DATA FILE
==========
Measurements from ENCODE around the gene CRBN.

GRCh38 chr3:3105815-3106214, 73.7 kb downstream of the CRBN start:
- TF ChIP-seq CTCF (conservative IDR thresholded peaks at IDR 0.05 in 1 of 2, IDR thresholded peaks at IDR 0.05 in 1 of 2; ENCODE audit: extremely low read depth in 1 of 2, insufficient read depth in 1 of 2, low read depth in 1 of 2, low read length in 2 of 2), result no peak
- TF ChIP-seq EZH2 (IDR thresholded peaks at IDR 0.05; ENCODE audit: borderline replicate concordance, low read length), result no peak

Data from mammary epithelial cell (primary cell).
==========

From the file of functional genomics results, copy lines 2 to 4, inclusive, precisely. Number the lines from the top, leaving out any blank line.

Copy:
GRCh38 chr3:3105815-3106214, 73.7 kb downstream of the CRBN start:
- TF ChIP-seq CTCF (conservative IDR thresholded peaks at IDR 0.05 in 1 of 2, IDR thresholded peaks at IDR 0.05 in 1 of 2; ENCODE audit: extremely low read depth in 1 of 2, insufficient read depth in 1 of 2, low read depth in 1 of 2, low read length in 2 of 2), result no peak
- TF ChIP-seq EZH2 (IDR thresholded peaks at IDR 0.05; ENCODE audit: borderline replicate concordance, low read length), result no peak